US Midterm Elections Will Determine Who Controls Congress and the Electoral Process Itself
In the United States this November, voters in all 50 states will elect members of Congress. They will also elect governors, secretaries of state, and state-level judges. Although commentators in Germany looking for clues about the way the political wind is blowing ahead of the next presidential election will likely focus on the former, they should also pay attention to the latter. These state-level posts are vital to certifying election results. If candidates loyal to Trump win those elections, they might give in to pressure to rig the results in 2024.
Donald Trump and his confidants are currently the subject of multiple criminal investigations. Much attention has been paid to what these mean for Trump’s standing with voters – in terms of both his ability to support Republican candidates in November’s midterm elections, when all 435 seats in the House of Representatives and 35 of the 100 seats in the Senate will be contested, and his prospects for another presidential run. Yet one of these investigations is instructive for a different reason: It signals Trump’s readiness to manipulate the 2024 election. That case involves a January 2021 phone call during which the still incumbent president told Georgia’s secretary of state, Brad Raffensperger, to “find” 11,780 votes. Trump needed these votes to tip the results in Georgia, which, by a thin margin, had just voted for a Democratic presidential candidate for the first time since 1992.
If Trump supporters win this November, they could cave to political pressure from Trump and other leading Republicans to manipulate elections in 2024.
The episode illustrates the crucial importance of secretaries of state in conducting elections – importance not lost on Trump. Because he found Republican officials like Raffensperger unsympathetic in the last presidential elections, Trump is trying to install his allies in key positions in the run-up to those in 2024. It is not far-fetched to conclude that he wants his pet candidates to either rig the results of the next presidential election in his favor or act on his behalf in a system that, to his mind, is rigged against him. Many of these candidates actively support Trump’s lie of a “stolen” 2020 election. If they win this November, they could cave to political pressure from Trump and other leading Republicans to manipulate elections in 2024.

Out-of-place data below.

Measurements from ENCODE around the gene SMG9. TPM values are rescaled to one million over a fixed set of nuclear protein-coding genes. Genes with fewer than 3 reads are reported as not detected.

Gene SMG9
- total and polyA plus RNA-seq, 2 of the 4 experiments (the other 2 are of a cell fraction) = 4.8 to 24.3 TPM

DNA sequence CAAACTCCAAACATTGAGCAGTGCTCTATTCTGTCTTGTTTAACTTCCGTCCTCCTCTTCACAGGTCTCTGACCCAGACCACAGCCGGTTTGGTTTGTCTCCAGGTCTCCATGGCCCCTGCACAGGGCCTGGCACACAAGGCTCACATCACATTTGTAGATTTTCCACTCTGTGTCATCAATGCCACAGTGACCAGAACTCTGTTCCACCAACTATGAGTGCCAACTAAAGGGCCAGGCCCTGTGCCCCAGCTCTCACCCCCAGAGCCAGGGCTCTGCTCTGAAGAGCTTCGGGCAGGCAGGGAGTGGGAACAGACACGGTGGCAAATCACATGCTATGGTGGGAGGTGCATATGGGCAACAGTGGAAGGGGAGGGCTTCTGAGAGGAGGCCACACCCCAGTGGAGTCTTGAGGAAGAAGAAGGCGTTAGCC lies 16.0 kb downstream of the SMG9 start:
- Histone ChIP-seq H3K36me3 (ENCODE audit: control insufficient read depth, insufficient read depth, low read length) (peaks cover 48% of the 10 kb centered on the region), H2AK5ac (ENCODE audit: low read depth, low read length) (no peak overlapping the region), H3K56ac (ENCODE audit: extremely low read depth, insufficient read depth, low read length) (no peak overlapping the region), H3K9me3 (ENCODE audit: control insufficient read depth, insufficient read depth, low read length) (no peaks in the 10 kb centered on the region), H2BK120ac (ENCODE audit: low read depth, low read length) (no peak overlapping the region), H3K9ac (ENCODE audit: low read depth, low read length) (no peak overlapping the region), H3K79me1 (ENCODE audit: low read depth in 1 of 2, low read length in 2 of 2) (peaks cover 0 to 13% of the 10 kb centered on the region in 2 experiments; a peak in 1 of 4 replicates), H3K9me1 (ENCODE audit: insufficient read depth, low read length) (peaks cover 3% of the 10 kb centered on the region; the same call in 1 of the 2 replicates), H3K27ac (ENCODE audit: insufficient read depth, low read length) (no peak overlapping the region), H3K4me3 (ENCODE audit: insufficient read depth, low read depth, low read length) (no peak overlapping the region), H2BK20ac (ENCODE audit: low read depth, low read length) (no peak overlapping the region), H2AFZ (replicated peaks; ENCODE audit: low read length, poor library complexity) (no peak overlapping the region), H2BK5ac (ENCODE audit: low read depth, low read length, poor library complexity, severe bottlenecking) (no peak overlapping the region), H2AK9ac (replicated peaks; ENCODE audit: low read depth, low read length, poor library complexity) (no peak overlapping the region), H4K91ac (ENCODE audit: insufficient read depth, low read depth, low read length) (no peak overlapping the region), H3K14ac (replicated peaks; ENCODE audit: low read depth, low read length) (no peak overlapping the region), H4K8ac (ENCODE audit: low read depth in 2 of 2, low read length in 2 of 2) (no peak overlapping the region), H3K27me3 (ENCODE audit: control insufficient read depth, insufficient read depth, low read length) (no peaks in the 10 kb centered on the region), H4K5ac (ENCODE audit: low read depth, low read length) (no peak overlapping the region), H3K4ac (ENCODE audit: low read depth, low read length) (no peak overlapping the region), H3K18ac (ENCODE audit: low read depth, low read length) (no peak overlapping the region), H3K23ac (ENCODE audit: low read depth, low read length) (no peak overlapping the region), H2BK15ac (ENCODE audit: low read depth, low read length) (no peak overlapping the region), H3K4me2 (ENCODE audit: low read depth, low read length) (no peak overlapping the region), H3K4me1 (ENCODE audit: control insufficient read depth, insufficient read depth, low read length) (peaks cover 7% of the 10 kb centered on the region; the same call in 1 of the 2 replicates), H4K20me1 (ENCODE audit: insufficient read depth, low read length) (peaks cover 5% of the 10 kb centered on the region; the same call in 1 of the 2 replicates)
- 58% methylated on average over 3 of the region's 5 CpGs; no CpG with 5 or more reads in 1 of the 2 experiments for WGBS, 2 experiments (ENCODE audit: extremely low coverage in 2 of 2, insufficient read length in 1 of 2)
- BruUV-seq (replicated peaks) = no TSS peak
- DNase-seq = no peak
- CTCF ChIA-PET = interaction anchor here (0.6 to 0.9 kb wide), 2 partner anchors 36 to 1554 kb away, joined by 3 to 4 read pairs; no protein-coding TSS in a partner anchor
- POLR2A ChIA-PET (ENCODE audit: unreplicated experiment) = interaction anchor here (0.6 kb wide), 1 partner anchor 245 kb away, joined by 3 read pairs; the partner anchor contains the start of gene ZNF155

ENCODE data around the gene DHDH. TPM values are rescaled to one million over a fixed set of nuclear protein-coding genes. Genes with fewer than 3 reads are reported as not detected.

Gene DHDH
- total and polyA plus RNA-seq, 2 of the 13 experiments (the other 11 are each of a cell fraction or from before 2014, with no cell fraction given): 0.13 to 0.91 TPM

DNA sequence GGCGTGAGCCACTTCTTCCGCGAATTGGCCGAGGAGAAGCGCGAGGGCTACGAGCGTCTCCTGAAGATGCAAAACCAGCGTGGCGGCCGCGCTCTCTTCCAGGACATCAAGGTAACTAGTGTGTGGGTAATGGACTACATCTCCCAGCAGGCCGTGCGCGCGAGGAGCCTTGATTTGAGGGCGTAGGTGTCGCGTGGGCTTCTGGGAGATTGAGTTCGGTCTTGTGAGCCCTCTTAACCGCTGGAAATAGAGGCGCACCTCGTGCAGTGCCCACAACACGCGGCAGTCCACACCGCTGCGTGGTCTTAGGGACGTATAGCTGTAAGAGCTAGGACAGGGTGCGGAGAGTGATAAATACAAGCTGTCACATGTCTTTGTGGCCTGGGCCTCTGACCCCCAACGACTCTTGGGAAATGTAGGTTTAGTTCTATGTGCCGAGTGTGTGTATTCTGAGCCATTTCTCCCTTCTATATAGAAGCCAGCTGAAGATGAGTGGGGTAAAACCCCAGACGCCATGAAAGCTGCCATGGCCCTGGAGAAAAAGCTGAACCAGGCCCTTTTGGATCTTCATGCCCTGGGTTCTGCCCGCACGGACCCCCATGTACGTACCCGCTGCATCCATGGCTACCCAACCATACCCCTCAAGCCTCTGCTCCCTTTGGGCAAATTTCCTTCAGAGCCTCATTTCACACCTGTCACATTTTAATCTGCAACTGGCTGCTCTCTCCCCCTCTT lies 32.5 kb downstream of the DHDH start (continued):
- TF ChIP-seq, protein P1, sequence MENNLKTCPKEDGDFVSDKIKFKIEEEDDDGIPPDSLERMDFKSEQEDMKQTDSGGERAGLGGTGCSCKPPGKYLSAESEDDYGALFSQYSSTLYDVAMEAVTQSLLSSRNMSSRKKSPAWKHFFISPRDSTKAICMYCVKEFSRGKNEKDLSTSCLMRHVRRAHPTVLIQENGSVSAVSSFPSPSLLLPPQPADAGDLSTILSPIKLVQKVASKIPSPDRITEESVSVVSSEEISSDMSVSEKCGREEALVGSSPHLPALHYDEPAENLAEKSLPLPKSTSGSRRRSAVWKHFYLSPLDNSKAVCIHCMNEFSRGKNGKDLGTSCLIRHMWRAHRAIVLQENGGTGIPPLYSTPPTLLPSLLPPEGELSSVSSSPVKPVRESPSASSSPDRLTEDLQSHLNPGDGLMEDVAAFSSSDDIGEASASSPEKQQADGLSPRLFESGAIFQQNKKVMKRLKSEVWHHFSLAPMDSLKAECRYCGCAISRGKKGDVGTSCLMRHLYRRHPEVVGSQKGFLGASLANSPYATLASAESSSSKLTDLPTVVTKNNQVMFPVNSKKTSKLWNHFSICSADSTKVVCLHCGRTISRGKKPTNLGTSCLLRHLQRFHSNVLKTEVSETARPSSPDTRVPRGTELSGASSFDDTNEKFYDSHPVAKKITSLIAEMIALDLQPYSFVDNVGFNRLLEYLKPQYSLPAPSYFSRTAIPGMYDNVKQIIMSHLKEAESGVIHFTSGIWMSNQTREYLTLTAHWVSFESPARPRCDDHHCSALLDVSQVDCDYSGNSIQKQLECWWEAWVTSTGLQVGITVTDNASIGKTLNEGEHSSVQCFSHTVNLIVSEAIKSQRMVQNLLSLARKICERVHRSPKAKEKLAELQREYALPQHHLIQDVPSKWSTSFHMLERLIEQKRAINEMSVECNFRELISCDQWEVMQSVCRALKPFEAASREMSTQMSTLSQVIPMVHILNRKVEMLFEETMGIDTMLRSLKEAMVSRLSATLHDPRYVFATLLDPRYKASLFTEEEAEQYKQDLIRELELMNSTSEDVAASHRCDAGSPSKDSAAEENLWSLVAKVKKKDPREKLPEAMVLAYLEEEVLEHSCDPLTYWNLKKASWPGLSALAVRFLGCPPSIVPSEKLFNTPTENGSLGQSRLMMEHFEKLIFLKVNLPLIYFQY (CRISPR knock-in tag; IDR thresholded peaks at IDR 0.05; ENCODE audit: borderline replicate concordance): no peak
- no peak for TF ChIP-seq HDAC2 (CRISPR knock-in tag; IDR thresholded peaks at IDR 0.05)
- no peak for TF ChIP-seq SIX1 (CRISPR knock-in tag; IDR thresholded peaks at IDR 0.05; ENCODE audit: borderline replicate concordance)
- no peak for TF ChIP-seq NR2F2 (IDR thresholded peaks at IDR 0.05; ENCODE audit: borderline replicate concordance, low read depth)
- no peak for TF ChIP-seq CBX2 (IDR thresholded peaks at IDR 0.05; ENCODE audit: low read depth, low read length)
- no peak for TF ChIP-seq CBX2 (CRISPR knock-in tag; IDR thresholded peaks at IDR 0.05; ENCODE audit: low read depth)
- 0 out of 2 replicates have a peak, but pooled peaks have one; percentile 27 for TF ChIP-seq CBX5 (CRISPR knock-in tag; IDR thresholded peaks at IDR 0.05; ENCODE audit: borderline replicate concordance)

The Electoral College System Creates a Handful of Swing States
In contrast to other presidential systems such as those in France, US presidents are not elected directly by the popular vote but indirectly by an Electoral College. This body was established by the Constitution in 1787 when its drafters argued that the plan for Congress to elect the president would break the separation of powers. Therefore, before presidential elections, every political party assembles electors from each state. The electors from the party with the most popular votes in November meet in their respective state capitals in December to cast their votes for the presidential candidate. On the now fateful date of January 6, the votes from all states (plus Washington, DC) are counted in a joint session of Congress presided over by the sitting vice president who also announces the final election results.
US presidents are ultimately elected by a minimum of 270 of the available 538 votes in the Electoral College. The 50 states (plus Washington, DC) have very different numbers of votes. In 2020, California had 55, Wyoming 3. However, apart from Nebraska and Maine, all states follow the same winner-take-all principle. This setup produces a handful of swing states where a candidate can win the popular vote by a slim margin of just a few thousand votes but still receive all that state’s votes in the Electoral College. The rival presidential candidates tend to identify these states early in their campaigns and direct their funds at them. In the last presidential election, the so-called battleground states included Arizona, Pennsylvania, Michigan, Wisconsin, and – for the first time in decades – Georgia.